The story of King George VI of the United Kingdom of Great Britain and Northern Ireland, his impromptu ascension to the throne and the speech therapist who helped the unsure monarch become worthy of it.
Helena Bonham Carter
Beginning in the 1930's, "The English Patient" tells the story of Count Almásy who is a Hungarian map maker employed by the Royal Geographical Society to chart the vast expanses of the Sahara Desert along with several other prominent explorers. As World War II unfolds, Almásy enters into a world of love, betrayal, and politics that is later revealed in a series of flashbacks while Almásy is on his death bed after being horribly burned in a plane crash. Written by
Anthony Hughes <email@example.com>
German paratroops did not land via parachute in North Africa until late 1942. The fall of Tobruk was in summer 1942. Also, the German paratroopers are shown descending with a kit bag attached by a line to one leg. This was a British and American technique, not used by the Germans. See more »
Look here, for every name you give me, I'll let you keep a finger. You give me something, and you'll keep something.
Don't cut me.
Are thumbs fingers?
Ist ein Daumen ein Finger?
Interrogation Room Soldier:
I'm sick of this room. I'm sick of this heat! And I'm sick of this damn telephone!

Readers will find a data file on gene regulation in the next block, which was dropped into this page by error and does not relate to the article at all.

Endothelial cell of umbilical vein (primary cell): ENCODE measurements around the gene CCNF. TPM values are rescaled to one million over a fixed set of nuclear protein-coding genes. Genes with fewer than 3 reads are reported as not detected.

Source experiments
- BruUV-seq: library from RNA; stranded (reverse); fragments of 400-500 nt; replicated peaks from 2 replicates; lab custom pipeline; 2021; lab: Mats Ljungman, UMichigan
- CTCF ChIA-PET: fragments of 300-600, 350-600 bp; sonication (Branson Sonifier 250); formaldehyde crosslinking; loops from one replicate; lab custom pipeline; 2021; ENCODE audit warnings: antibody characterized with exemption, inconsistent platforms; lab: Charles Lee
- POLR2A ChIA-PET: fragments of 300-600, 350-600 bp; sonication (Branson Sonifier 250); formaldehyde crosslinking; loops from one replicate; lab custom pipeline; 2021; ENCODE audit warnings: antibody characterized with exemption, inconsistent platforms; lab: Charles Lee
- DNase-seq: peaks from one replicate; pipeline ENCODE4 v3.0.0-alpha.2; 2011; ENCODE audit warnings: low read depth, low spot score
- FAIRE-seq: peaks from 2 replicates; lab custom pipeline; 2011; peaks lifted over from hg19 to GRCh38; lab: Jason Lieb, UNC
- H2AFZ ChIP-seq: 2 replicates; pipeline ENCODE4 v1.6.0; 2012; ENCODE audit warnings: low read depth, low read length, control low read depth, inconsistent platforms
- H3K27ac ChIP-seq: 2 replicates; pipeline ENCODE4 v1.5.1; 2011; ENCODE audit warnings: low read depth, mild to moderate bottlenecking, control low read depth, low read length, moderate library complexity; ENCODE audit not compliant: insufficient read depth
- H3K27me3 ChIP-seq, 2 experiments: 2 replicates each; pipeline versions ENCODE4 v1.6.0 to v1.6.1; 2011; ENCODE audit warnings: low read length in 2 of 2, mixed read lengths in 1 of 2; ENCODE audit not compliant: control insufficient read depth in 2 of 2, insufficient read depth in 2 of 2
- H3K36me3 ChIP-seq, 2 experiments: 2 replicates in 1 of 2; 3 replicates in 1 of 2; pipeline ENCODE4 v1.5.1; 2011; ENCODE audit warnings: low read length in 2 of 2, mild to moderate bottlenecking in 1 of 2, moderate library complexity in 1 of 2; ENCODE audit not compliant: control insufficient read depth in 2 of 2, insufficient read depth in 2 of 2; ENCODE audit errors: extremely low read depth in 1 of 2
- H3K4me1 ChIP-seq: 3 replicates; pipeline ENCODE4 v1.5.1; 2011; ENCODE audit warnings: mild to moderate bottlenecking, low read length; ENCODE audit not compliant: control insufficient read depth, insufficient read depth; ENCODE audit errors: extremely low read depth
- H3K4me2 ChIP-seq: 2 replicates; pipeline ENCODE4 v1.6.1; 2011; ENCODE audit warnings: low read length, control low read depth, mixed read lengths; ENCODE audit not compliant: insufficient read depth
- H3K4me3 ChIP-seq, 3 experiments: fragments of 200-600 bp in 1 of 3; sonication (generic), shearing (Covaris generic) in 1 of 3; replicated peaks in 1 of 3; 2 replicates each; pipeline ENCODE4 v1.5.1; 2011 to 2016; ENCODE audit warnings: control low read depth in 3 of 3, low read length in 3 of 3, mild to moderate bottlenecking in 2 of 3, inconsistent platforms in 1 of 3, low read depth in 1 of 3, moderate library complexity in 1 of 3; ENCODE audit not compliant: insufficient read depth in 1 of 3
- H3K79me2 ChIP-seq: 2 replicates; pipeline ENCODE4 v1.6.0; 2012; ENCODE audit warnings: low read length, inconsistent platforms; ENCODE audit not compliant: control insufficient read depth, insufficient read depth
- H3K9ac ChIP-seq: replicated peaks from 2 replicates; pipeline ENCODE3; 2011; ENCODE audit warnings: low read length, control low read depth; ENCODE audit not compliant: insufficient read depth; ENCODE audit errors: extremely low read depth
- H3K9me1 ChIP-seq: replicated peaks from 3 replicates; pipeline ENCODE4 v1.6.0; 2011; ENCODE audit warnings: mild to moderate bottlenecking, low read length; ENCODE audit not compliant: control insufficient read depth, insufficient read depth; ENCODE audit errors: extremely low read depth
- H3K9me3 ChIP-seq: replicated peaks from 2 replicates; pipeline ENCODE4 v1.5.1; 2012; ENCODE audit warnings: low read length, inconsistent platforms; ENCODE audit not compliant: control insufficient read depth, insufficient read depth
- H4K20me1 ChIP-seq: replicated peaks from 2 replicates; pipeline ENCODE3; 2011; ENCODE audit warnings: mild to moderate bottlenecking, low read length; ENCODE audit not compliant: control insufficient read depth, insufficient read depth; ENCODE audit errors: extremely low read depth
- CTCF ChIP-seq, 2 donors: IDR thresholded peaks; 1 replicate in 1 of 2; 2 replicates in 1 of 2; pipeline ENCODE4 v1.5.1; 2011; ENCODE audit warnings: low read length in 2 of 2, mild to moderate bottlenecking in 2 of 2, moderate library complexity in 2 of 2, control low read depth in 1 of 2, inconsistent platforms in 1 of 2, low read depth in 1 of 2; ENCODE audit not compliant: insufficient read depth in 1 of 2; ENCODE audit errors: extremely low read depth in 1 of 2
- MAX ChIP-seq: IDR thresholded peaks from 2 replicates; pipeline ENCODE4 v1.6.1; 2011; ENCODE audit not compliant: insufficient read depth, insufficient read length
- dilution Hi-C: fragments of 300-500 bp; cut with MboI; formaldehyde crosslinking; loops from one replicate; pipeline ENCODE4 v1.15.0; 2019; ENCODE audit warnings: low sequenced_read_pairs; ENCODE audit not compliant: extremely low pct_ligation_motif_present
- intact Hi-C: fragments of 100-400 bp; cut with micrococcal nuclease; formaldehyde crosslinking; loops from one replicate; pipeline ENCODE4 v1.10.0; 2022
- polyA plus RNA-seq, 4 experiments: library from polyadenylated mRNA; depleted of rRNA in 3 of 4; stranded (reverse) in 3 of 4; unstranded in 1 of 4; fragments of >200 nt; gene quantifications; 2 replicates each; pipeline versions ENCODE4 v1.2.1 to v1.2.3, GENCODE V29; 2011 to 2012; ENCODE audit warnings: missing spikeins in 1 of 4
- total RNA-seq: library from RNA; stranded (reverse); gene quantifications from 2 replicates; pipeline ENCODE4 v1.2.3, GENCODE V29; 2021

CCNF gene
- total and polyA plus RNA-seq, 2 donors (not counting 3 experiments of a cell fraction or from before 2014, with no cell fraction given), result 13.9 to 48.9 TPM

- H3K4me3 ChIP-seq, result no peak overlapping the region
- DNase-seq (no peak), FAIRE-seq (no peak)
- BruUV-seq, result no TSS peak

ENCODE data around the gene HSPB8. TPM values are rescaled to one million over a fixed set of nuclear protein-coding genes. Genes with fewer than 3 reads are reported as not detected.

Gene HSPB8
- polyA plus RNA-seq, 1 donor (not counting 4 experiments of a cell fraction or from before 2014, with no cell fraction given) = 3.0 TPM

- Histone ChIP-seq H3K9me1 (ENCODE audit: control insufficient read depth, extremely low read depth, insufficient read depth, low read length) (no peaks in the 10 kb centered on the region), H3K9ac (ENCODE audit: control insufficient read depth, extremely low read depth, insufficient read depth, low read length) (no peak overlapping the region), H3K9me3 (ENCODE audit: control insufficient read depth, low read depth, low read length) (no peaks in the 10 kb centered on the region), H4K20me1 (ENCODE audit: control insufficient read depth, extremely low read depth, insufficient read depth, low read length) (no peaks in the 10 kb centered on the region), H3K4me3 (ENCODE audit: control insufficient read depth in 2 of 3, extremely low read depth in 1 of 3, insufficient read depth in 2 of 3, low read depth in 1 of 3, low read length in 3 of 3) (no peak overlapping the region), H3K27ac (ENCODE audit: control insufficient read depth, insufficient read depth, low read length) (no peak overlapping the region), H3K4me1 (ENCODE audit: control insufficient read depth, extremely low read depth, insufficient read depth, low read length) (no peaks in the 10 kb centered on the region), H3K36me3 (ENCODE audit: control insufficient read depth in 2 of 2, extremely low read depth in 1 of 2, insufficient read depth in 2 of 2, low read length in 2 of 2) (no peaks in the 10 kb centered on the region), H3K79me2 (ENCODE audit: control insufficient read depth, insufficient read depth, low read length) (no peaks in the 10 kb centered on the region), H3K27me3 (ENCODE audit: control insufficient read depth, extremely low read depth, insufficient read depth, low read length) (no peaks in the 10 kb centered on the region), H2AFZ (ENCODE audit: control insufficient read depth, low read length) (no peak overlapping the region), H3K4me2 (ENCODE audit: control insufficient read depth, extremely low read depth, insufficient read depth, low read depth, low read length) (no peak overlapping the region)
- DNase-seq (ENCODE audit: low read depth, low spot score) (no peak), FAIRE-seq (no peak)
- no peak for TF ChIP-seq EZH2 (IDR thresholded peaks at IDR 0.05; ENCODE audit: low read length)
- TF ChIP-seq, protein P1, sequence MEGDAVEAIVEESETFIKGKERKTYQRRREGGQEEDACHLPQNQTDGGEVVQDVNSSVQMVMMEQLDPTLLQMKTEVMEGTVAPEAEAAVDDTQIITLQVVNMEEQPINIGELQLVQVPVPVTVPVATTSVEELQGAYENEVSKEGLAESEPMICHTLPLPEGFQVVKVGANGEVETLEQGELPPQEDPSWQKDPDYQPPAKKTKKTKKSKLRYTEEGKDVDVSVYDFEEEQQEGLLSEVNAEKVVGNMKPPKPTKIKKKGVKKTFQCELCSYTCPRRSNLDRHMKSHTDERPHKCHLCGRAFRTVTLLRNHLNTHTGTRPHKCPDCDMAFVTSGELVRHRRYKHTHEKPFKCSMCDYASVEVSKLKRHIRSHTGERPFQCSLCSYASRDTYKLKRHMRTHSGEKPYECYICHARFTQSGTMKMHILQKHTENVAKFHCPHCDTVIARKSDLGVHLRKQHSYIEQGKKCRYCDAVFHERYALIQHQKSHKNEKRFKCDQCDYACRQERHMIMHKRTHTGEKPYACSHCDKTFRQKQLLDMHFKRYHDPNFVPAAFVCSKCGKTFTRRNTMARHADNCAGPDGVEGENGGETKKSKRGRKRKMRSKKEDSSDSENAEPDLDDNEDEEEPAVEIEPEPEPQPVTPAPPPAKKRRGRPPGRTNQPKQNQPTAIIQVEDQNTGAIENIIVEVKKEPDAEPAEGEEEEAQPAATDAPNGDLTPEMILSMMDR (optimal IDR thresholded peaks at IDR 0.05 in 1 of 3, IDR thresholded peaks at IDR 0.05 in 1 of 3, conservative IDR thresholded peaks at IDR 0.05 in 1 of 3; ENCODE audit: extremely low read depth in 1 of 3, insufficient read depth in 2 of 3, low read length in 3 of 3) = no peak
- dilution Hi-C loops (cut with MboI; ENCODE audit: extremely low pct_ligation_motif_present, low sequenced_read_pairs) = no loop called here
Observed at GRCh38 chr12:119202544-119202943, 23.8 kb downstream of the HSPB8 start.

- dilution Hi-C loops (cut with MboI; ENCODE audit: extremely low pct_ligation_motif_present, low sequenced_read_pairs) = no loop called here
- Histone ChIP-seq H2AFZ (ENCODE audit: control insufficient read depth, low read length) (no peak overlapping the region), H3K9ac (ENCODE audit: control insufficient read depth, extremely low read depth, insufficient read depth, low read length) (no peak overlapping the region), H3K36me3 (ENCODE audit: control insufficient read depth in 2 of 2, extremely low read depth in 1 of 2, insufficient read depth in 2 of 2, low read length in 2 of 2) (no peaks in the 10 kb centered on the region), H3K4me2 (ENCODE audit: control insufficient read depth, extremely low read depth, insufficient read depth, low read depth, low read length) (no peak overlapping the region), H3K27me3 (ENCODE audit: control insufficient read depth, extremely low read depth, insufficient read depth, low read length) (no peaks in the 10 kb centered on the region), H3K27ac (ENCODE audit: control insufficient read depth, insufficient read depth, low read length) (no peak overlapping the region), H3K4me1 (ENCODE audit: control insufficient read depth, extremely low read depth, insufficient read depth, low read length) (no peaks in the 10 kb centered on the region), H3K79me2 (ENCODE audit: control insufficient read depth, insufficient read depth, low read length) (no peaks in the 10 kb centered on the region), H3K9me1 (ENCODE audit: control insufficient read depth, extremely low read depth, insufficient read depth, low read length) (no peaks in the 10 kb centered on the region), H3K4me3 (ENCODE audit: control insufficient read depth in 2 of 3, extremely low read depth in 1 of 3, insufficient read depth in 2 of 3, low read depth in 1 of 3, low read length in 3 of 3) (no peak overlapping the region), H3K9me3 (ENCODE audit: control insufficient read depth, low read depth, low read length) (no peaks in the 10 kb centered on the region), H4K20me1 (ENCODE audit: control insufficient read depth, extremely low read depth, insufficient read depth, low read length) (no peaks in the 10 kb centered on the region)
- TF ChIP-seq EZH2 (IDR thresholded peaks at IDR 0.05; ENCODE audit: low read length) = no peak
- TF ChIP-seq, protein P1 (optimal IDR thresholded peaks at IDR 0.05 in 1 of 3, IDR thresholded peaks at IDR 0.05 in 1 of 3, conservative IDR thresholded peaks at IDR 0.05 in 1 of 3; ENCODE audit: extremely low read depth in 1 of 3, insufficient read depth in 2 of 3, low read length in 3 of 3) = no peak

[hangs it up]
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The producer and director wish to thank The Tozeur District Governor. See more »
'The English Patient' can rightly be compared to the films of David Lean, whose sweeping epics such as 'Lawrence of Arabia' and 'Bridge on the River Kwai' must have inspired the director Anthony Minghella. The film is beautifully photographed, and like 'Lawrence', is set in Northern Africa, but during the second world war. The story is complex, but it boils down to a forbidden love between an opinionated and often difficult archeologist played by Ralph Fiennes and a married woman played by Kristin Scott Thomas.
The story, based on a novel by Michael Ondaatje, is told in flashbacks by Fiennes' Count Laszlo de Almasy - the titular character. The fact that his name does not sound like he's English plays a key role in what unfolds. He has been badly burned in a plane crash, occurring just as the film opens, and is being cared for back in Europe by Hana, an army nurse played by Juliette Binoche. What makes this story epic is the vast sweep across place and time, and the development of characters beyond that of the two ill-fated lovers. The film makes clear that true love and passion, even with dreaded consequences, can make life worth living, or worth dying for. If you're a romantic at heart, and can appreciate a film without the standard happy endings and simple moral codes, you may find that 'The English Patient' speaks directly to you.
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